Thursday, September 10, 2009

Documenting family stories...The unassuming archivist in us all.

Human curiosity is such a wonderful thing. What do you think? (Sorry, I couldn't resist throwing that in there!)

In the last few weeks, I've met with several remarkable people, who without quite realizing it, have been doing a great job in preserving family history.

Take, for example, the lady I met with yesterday. I knew I was going to walk across the room and make her my friend the minute I saw her. There were about 20 of us at the meeting for the upcoming Austin Groups for the Elderly (AGE) conference in Austin. (In case you're interested, it's on Saturday, September 12, at the Norris Conference Center in Austin - and it's Free!). Anyway, when the lady walked in, it was impossible to miss the air of grace that entered the room along with her. When we finally did get chatting, we sparked instantly - despite the 30-years age difference!

She went on to tell me a story about the over-filled closets in her mother's room. They were bursting at the seams with photographs collected over a lifetime... and not just hers! They were in color. Black and White. Polaroid. Negatives. Big. Small. Frayed edges. Yellowing paper. All sorts of photographs, telling the stories of people she had known, lost, and still remembered. It was a shrine. A treasure trove. A mess.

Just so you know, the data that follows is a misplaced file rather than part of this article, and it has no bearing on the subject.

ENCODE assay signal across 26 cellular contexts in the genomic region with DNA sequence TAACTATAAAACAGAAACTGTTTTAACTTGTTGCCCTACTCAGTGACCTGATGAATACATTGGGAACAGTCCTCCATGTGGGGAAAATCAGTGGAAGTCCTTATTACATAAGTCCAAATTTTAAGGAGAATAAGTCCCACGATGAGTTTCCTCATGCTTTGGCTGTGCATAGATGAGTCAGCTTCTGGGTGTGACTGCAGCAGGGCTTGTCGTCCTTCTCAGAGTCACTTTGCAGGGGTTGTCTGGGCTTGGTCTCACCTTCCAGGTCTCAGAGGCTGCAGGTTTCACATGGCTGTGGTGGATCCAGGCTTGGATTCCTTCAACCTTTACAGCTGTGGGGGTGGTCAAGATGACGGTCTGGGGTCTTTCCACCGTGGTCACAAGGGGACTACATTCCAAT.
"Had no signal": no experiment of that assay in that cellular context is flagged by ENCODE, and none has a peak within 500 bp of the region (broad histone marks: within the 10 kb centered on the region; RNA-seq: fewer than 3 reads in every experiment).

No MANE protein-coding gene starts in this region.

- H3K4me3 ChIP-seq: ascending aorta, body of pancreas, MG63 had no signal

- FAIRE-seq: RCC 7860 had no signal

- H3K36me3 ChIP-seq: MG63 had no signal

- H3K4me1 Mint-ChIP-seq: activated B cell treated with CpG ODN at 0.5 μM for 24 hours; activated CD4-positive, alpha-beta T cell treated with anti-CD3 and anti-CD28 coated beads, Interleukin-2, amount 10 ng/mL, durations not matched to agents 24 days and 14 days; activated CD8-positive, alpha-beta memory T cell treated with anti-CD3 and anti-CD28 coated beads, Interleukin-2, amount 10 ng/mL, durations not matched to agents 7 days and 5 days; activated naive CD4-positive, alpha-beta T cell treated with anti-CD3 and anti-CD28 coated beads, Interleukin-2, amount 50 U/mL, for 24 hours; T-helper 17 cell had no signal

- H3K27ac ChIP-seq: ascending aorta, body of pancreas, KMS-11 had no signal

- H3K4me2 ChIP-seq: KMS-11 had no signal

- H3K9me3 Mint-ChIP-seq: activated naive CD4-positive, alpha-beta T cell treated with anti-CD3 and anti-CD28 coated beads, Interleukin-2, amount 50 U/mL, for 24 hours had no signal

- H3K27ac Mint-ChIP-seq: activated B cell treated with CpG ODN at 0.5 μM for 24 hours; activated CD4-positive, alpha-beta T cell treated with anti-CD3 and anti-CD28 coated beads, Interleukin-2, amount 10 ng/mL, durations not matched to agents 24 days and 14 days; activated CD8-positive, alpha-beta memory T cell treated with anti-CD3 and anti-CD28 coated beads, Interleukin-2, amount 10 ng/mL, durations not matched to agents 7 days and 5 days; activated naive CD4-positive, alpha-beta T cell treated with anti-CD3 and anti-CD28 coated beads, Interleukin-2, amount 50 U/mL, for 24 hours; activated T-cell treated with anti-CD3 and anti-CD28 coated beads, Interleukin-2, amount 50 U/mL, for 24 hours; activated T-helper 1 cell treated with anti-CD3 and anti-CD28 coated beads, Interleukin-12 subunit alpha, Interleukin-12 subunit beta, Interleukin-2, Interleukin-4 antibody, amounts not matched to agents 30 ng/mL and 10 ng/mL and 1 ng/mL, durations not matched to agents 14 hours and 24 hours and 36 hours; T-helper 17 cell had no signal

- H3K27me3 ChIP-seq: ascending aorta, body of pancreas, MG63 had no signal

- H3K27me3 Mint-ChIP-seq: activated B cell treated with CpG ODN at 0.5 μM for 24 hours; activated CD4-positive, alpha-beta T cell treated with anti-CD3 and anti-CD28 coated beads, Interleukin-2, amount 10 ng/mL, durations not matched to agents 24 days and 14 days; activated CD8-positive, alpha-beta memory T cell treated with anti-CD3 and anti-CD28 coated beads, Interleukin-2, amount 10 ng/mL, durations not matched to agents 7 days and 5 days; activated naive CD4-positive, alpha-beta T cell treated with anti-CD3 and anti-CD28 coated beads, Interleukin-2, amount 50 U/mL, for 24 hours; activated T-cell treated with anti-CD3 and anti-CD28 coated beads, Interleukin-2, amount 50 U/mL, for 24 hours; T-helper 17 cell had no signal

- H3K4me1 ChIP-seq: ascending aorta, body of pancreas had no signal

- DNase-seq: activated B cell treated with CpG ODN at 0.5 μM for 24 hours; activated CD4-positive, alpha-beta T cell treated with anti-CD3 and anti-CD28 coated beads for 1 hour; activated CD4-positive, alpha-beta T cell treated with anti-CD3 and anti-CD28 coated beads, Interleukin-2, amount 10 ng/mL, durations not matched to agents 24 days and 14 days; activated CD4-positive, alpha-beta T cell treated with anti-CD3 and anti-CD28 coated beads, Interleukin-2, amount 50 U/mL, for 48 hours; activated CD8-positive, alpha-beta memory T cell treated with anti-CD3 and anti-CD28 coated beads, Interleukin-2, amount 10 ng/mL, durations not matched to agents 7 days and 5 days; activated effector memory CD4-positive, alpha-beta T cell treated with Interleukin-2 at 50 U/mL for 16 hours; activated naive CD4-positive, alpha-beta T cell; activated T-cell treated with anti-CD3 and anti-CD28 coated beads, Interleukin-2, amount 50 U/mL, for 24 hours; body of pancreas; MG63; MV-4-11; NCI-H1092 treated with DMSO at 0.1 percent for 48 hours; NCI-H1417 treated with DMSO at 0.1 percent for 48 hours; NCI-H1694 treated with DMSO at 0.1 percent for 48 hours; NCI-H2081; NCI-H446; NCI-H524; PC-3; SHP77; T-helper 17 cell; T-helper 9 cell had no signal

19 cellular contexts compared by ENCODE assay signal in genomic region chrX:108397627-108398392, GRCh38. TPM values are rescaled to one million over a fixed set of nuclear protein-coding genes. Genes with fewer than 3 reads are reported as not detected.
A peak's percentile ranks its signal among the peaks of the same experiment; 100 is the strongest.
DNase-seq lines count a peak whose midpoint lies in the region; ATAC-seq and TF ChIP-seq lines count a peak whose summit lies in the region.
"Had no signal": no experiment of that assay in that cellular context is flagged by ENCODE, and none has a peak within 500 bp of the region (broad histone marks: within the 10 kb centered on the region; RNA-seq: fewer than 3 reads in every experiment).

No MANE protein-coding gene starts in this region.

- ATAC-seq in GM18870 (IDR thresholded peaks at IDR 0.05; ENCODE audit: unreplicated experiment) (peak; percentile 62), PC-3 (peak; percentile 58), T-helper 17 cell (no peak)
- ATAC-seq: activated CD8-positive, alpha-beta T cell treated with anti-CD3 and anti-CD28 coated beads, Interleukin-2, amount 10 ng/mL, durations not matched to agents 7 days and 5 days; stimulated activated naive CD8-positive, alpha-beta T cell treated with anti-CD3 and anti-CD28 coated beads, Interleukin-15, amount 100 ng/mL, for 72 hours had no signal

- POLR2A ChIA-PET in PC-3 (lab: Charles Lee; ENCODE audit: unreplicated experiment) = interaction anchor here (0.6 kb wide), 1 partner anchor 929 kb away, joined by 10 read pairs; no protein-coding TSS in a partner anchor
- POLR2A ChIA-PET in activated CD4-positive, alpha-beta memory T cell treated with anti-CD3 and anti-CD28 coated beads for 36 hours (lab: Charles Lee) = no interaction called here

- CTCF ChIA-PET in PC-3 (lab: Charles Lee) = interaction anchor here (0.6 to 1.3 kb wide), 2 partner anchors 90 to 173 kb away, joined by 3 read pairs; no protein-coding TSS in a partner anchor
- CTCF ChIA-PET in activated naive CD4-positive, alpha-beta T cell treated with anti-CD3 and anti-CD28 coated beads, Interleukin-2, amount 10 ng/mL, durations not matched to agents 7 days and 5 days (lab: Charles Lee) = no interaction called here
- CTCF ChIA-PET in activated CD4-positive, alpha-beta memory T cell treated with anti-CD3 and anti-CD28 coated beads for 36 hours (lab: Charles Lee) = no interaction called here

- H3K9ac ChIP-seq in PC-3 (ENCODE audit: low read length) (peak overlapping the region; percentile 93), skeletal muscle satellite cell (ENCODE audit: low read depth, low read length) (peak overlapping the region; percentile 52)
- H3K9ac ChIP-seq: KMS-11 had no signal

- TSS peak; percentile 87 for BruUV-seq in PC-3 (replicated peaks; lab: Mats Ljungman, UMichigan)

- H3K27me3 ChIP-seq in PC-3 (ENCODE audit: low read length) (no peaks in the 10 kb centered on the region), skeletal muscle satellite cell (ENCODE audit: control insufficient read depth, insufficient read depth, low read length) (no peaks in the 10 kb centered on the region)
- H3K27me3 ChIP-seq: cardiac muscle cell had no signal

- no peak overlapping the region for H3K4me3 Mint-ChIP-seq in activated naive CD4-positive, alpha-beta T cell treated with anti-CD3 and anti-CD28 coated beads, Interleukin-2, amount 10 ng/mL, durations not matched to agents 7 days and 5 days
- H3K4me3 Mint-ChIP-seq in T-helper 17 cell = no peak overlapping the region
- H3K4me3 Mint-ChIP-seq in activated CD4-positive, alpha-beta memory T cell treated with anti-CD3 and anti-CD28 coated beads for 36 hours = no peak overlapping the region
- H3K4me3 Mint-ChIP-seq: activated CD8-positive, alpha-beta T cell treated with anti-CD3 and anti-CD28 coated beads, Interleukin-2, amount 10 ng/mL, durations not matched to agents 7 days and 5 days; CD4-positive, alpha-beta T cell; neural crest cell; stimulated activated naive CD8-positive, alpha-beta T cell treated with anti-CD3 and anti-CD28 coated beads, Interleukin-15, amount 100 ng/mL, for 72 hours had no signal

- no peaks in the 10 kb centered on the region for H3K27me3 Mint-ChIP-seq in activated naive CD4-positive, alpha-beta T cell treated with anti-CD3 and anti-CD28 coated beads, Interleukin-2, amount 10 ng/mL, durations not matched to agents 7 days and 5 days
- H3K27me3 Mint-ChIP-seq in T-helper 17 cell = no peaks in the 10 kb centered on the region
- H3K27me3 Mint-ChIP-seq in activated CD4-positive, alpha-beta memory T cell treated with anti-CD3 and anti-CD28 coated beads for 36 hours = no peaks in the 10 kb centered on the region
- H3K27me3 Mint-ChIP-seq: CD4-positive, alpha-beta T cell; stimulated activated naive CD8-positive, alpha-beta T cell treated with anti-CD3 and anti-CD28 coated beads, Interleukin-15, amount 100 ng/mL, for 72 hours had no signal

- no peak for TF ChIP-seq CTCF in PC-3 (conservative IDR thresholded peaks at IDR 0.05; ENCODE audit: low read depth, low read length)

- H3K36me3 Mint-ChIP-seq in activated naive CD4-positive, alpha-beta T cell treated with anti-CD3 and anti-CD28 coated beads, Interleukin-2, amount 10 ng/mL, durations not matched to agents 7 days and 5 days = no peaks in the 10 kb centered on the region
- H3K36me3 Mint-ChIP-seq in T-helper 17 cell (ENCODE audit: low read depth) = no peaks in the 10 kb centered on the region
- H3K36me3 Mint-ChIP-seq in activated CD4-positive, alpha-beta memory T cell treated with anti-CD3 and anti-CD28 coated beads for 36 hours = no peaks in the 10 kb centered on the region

No one was allowed near them for fear of losing / tearing / losing any of the contents of the closets. Till one day, my new friend realized that her mother was not growing any younger - and as for herself, she still had no idea who the people in those photographs were. Thus followed one of the best decisions of her life - she insisted... and I mean insisted!... that her mother write the names of the people behind each picture. The suggestion wasn't met with much enthusiasm initially but once she got started, her mother seemed transformed as she relived the memories while labeling and documenting the people in the pictures and their stories.

It wasn't until a few years later when her mother's memory started to fail that my new friend truly realized the value of the project she had assigned to her mother. There were too many pictures in those closets and her mother wasn't quite able to label them all... but because of the ones that she had, the family now has something with which they can piece the dots together.

Another gentleman whom I interviewed a while back, gave me a guided tour of his house and we made a rather long stop at the study, which was again filled with pictures, but this time, they were all on CD. The gentleman confided in me that he had scanned up to 15,000 pictures from his family and ancestors' lives... and transferred them on to CDs so that technology won't leave behind his memories and history. There were still several thousand more pictures to go... but I could tell they were in safe hands.

Yet another new acquaintance (we're email pals!) - Jerrie Hurd has made stories her life's passion - and if you read her blog, you'll see what I mean ( Her blog is a tribute to the power that stories hold over each of our lives. And it's interesting to see how individual stories come together to provide a cohesive reflection of community history over the years.

If you find that you're the keeper of your family's stories, then my question to you is this - What are you doing to preserve those stories?

What are you doing in order to add yours to the collection?

And have you thought about how you are going to pass these on to future generations?

Because a Video Biography might just be what you need to create.


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